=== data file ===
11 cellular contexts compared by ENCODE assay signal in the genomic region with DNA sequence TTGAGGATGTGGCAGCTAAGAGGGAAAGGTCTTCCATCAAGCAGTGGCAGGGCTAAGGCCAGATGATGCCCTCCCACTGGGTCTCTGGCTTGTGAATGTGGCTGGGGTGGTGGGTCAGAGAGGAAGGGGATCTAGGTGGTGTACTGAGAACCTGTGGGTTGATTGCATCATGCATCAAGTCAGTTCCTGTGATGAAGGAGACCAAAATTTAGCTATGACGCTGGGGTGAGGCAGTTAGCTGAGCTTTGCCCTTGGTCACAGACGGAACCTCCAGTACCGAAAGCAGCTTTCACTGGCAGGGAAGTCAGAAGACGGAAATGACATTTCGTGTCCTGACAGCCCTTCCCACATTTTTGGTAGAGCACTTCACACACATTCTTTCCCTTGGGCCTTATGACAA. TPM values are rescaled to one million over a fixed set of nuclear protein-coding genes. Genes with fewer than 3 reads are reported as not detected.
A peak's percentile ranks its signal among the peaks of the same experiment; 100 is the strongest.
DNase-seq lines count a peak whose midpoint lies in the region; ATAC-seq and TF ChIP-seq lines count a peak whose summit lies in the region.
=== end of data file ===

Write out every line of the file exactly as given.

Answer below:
11 cellular contexts compared by ENCODE assay signal in the genomic region with DNA sequence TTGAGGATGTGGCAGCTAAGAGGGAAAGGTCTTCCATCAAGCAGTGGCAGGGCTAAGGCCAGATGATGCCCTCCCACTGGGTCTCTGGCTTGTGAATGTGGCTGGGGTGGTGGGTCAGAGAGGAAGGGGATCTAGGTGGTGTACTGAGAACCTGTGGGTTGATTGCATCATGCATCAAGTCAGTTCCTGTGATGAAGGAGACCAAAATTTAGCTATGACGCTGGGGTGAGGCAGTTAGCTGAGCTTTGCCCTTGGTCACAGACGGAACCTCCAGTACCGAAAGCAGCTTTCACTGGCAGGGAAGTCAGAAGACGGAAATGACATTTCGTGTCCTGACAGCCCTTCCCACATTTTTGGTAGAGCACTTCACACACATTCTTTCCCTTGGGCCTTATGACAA. TPM values are rescaled to one million over a fixed set of nuclear protein-coding genes. Genes with fewer than 3 reads are reported as not detected.
A peak's percentile ranks its signal among the peaks of the same experiment; 100 is the strongest.
DNase-seq lines count a peak whose midpoint lies in the region; ATAC-seq and TF ChIP-seq lines count a peak whose summit lies in the region.